To Lachlin MacLeane
Copy: American Philosophical Society
Sir Wm. Johnson’s Letter of May 30, 1767 of which you have been so kind as to communicate an Extract to me, has no Relation to the propos’d Boundary Line between the English Colonies and the Indian Country. It is merely a Line of Division between the two Colonies of Pensilvania and Maryland, now running by Agreement of the two Proprietaries,8 and as it is to run East and West, and go across the Allegany Mountains thro’ Lands not yet purchas’d of the Indians, who are apt to be extreamly jealous and uneasy when they see Men with surveying Instruments in their Country, thinking they come to take away their Land, it was necessary to explain this Matter to them before hand, and obtain their Leave, letting them know that all the two Proprietors meant, was to mark out a Boundary, on the different Sides of which they might purchase from the Indians, without interfering with each other, when the Indians should be dispos’d to sell. I am, &c.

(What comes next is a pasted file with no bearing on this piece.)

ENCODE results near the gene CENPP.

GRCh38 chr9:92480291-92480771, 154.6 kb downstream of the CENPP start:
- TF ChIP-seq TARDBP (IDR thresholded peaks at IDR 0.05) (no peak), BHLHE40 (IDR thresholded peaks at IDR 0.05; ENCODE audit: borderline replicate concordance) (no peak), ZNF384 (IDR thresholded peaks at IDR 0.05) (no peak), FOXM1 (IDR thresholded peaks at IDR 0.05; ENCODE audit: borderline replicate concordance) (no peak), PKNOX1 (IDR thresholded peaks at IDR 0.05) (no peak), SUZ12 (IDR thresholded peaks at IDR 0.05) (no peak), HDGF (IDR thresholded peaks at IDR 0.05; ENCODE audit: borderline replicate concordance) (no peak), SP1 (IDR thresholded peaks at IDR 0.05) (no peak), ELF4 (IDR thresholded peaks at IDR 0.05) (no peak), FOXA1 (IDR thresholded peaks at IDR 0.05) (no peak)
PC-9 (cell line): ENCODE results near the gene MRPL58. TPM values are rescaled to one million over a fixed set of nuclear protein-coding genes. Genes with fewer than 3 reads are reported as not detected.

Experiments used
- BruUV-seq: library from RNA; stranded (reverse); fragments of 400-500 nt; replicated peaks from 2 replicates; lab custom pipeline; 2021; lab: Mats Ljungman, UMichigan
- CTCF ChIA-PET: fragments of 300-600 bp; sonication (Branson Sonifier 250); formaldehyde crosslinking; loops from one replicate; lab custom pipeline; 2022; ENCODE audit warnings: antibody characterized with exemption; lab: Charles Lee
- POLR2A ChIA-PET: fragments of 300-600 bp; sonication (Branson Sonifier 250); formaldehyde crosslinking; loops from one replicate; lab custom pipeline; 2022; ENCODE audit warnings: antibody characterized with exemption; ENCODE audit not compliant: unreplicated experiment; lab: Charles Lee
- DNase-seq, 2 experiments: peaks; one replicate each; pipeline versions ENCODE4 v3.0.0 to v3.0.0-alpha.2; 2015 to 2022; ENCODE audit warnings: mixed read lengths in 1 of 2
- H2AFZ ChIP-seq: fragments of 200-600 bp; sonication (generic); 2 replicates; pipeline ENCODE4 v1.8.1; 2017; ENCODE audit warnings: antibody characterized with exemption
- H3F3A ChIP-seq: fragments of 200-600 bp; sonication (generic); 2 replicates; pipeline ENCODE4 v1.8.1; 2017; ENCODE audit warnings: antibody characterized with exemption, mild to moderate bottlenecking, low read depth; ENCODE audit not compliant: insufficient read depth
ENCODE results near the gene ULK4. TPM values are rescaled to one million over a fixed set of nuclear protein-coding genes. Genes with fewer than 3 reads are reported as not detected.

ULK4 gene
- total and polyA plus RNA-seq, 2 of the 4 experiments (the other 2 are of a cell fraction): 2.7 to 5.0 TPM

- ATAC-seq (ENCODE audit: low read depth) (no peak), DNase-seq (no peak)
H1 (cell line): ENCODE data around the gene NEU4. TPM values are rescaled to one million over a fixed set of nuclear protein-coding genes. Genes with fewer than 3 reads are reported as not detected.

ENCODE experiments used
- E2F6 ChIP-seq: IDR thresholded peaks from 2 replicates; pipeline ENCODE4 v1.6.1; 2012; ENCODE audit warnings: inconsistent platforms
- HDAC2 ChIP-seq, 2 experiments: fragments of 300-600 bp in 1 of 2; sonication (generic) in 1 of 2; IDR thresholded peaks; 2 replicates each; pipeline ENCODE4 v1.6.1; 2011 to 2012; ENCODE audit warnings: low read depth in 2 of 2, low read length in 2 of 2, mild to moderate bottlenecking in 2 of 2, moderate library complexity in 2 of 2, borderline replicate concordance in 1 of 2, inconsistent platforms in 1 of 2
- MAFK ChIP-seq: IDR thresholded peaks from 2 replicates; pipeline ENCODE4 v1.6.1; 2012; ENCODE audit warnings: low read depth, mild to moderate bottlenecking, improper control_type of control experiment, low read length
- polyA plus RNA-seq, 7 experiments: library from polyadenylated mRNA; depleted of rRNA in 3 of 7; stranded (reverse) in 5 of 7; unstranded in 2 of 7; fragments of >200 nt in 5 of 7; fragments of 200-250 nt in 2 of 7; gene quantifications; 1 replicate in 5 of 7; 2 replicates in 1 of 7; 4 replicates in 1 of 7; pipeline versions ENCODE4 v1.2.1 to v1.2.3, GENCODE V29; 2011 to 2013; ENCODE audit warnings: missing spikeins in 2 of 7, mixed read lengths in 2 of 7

7. BF almost certainly wrote this letter within a few days of receiving MacLeane’s letter of November 24, to which it is a reply.
8. The Mason and Dixon Line. In June 1766 the line had been run as far west as the Allegheny Mountains, when further surveying was stopped by Indian objections. Following the agreement effected by Johnson, the rest of the line was run in the summer of 1767 as far as the Catawba Path at the second crossing of Dunkard Creek. PMHB, XXXVIII (1814), 415–16.